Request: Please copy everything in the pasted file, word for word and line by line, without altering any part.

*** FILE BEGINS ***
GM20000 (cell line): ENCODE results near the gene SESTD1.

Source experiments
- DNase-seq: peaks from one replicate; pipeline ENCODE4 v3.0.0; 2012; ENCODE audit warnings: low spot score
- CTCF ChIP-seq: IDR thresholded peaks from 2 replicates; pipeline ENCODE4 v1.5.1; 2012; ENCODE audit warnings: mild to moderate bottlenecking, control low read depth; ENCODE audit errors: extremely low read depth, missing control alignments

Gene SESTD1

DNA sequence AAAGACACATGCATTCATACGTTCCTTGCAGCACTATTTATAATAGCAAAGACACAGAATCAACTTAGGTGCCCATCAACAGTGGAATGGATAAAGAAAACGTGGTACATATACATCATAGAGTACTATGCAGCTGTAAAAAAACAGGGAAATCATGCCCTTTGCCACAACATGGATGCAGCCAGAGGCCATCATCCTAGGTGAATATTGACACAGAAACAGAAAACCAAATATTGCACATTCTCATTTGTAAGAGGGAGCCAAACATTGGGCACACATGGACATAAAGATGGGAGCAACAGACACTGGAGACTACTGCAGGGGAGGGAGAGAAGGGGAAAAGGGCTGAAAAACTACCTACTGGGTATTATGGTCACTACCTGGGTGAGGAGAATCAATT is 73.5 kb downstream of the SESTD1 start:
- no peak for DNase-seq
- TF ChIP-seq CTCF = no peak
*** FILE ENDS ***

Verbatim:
GM20000 (cell line): ENCODE results near the gene SESTD1.

Source experiments
- DNase-seq: peaks from one replicate; pipeline ENCODE4 v3.0.0; 2012; ENCODE audit warnings: low spot score
- CTCF ChIP-seq: IDR thresholded peaks from 2 replicates; pipeline ENCODE4 v1.5.1; 2012; ENCODE audit warnings: mild to moderate bottlenecking, control low read depth; ENCODE audit errors: extremely low read depth, missing control alignments

Gene SESTD1

DNA sequence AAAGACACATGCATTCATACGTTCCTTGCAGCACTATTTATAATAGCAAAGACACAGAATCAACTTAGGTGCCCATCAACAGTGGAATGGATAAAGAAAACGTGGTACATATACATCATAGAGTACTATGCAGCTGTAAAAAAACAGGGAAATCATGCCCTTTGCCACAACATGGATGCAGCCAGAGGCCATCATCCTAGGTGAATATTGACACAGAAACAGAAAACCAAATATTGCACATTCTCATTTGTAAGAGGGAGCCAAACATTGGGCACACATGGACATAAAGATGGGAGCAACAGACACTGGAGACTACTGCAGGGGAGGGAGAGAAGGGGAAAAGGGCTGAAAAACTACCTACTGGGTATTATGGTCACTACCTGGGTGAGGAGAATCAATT is 73.5 kb downstream of the SESTD1 start:
- no peak for DNase-seq
- TF ChIP-seq CTCF = no peak